[Numpy-discussion] np.bincount raises MemoryError when given an empty array

josef.pktd@gmai... josef.pktd@gmai...
Mon Feb 1 23:02:37 CST 2010

On Mon, Feb 1, 2010 at 11:45 PM, Charles R Harris
<charlesr.harris@gmail.com> wrote:
> On Mon, Feb 1, 2010 at 9:36 PM, David Cournapeau <cournape@gmail.com> wrote:
>> On Tue, Feb 2, 2010 at 1:05 PM,  <josef.pktd@gmail.com> wrote:
>> > I think this could be considered as a correct answer, the count of any
>> > integer is zero.
>> Maybe, but this shape is random - it would be different in different
>> conditions, as the length of the returned array is just some random
>> memory location.
>> >
>> > Returning an array with one zero, or the empty array or raising an
>> > exception? I don't see much of a pattern
>> Since there is no obvious solution, the only rationale for not raising
>> an exception  I could see is to accommodate often-encountered special
>> cases. I find returning [0] more confusing than returning empty
>> arrays, though - maybe there is a usecase I don't know about.
> In this case I would expect an empty input to be a programming error and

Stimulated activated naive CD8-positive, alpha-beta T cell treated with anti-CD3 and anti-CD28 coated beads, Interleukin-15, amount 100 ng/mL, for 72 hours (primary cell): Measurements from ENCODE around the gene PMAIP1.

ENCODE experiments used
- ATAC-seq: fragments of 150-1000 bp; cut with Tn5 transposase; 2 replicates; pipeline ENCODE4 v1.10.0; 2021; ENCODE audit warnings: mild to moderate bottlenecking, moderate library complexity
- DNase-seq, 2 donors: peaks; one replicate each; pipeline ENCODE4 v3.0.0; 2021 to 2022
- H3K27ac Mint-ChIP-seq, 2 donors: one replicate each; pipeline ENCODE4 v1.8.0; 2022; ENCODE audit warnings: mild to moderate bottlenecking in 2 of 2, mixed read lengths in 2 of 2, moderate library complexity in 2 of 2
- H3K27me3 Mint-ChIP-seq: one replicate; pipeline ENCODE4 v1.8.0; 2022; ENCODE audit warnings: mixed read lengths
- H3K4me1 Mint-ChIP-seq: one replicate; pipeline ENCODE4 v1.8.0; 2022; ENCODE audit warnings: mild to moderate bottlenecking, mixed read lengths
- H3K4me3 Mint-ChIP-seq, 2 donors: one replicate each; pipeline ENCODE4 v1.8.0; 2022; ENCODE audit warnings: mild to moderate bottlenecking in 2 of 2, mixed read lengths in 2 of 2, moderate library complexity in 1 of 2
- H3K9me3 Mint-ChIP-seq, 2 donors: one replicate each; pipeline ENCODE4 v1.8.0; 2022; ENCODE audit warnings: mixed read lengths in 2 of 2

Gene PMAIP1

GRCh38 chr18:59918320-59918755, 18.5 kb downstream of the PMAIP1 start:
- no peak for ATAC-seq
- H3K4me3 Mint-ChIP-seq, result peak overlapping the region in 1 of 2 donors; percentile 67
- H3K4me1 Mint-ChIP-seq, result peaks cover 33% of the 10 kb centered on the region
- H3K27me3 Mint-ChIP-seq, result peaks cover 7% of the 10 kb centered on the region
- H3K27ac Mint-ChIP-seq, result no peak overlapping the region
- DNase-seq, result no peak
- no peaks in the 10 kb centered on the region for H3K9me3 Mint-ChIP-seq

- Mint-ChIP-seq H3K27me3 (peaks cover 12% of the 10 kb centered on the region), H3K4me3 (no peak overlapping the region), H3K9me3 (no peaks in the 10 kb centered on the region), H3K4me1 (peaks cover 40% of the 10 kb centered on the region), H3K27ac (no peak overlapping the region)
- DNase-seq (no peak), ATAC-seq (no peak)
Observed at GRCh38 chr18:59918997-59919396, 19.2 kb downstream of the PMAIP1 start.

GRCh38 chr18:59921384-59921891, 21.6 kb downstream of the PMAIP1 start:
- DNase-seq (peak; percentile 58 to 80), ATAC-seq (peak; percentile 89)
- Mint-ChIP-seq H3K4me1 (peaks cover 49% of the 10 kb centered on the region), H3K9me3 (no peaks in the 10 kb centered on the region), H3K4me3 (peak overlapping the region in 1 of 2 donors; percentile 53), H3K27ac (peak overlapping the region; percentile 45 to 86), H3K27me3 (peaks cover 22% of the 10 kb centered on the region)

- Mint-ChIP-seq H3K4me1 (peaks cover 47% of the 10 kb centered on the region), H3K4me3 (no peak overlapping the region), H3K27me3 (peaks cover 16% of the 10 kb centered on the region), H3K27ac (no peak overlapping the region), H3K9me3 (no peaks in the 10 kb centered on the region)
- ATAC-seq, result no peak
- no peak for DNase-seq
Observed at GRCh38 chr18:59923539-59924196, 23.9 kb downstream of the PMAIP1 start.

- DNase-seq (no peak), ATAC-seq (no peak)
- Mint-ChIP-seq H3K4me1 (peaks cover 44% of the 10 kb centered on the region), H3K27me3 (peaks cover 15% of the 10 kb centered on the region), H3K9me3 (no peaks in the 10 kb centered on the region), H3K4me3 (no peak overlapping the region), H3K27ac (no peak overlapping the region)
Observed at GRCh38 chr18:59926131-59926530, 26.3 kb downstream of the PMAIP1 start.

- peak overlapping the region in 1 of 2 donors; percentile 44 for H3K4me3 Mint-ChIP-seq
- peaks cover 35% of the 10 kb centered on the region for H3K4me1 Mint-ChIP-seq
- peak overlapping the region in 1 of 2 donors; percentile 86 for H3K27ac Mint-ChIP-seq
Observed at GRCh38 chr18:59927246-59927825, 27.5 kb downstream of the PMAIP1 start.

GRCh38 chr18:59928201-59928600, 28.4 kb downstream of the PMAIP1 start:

> raising an error to be the right thing.

Not necessarily, if you run the bincount over groups in a dataset and
your not sure if every group is actually observed. The main question,
is whether the user needs or wants to check for empty groups before or
after the loop over bincount.

>>> np.sum([])
>>> sum([])
the empty array or the array([0]) can be considered as the default
argument. In this case it is not really a programming error.

Since bincount usually returns redundant zero count unless
np.unique(data) = np.arange(data.max()+1),
array([0]) would also make sense as a minimum answer
>>> np.bincount([7,8,9])
array([0, 0, 0, 0, 0, 0, 0, 1, 1, 1])

I use bincount quite a lot but only with fixed sized arrays, so I
never actually used it in this way (yet).


> Chuck
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